( CNN) Here’s a look at the life of Rand Paul, US senator from Kentucky.
( CNN) Here’s a look at the life of Rand Paul, US senator from Kentucky.
Senate leaders admitted they did not have the votes to pass a bill, hours after Trump railed against certain so-called Republicans for refusing to vote for it
The latest Republican attempt to repeal the Affordable Care Act died on Tuesday as it became obvious they did not have the votes to pass a bill that would leave millions without health insurance.
The admission of defeat received from Senate leader Mitch McConnell and the sponsors of the bill after party debates over lunch on Capitol hill left them in no doubt their slim majority could not survive a revolt.
Republicans were at least one vote short in their effort to repeal Obama’s signature domestic policy accomplishment and were running out of time to force-out the bill through this week before a key procedural deadline.
They confessed defeat on one of their central promises of the past several decades, hours after Donald Trump was left railing against” certain so-called Republican” refusing to vote for the latest bill.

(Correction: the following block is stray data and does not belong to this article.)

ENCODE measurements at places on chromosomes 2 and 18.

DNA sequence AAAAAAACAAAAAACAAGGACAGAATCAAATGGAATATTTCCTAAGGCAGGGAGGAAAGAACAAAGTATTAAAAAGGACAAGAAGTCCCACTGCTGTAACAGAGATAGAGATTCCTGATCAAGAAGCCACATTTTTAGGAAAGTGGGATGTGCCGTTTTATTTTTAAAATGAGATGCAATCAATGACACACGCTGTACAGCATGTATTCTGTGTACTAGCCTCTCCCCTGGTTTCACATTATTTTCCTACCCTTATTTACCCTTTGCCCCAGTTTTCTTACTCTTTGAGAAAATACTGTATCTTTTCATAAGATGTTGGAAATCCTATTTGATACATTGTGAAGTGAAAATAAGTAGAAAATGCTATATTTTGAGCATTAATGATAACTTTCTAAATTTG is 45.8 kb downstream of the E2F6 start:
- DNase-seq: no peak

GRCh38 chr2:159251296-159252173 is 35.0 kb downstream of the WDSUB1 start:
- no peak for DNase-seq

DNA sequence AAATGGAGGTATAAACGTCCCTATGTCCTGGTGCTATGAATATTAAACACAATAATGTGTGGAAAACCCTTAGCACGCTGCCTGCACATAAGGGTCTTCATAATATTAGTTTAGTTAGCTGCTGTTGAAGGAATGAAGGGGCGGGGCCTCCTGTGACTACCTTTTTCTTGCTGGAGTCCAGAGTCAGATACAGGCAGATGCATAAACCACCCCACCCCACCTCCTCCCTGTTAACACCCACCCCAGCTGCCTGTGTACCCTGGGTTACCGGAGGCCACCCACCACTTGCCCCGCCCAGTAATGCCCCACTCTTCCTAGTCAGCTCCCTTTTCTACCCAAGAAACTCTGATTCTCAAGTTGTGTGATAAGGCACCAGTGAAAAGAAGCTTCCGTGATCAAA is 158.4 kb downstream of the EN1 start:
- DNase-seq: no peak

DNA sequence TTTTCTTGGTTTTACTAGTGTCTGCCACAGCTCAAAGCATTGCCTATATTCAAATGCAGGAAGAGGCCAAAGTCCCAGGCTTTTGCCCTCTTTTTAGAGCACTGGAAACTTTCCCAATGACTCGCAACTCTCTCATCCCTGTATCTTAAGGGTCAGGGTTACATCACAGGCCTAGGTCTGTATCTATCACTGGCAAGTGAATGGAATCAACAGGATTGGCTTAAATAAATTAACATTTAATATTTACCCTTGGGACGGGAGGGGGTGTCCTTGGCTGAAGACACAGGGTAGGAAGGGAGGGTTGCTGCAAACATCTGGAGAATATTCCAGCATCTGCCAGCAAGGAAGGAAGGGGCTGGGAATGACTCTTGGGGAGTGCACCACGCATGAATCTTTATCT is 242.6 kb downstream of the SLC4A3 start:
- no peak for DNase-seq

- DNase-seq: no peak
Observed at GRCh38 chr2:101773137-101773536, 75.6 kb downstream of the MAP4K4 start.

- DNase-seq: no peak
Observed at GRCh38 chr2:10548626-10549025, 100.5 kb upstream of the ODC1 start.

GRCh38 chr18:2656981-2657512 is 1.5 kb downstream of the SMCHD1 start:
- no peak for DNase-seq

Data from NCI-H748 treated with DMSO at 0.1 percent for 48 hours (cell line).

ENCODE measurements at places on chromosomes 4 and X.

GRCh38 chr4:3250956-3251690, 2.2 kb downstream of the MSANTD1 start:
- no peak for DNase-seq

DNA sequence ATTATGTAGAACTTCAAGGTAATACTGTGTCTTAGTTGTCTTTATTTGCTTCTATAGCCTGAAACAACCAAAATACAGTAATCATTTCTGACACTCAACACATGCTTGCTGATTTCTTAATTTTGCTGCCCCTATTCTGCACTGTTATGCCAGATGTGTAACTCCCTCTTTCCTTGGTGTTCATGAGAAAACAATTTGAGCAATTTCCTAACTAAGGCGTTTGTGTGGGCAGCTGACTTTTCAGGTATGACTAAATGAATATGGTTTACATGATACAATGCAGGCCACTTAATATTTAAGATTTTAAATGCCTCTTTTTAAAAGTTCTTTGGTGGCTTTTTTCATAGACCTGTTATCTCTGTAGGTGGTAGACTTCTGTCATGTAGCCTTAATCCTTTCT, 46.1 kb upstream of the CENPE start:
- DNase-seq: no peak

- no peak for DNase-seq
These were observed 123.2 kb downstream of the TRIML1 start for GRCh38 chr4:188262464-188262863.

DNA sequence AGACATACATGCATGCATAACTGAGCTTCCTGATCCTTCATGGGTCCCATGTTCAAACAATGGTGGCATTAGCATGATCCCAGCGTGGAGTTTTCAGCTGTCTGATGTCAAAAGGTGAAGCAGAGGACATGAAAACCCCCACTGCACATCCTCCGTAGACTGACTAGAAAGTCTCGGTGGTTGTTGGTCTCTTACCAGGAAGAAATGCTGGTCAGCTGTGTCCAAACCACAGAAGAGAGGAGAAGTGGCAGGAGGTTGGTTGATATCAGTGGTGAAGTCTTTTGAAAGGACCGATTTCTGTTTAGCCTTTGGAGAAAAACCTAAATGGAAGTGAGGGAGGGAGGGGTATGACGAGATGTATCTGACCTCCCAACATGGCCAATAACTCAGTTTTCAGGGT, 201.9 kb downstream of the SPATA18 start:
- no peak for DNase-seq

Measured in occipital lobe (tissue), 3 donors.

” To be clear, through events that are under our control and not under our control, we don’t have the votes ,” said Louisiana senator Bill Cassidy, one of the authors of the measure.” We’ve attained the decision since we don’t have the votes, we will defer that election. Am I frustrated? Utterly .”
At a press conference after lunch, the bill’s writers insisted that Republicans supported the substance of their proposal, which would direct billions of dollars under the healthcare law to states in the form of block awards, transferring sweeping new discretion over how to deliver healthcare.
” Patience is a virtue ,” co-author Lindsey Graham, of South Carolina, said.” Time is actually on our side. The elections “were in” absence were actually more about process than substance. We can fix the process and we can improve the substance, so that’s why I’m optimistic .”
Addressing conservative voters and donors who helped revive the repeal effort after it failed in a dramatic fashion in July, Graham pledged Republican still had the “fight” left to ensure the law is replaced.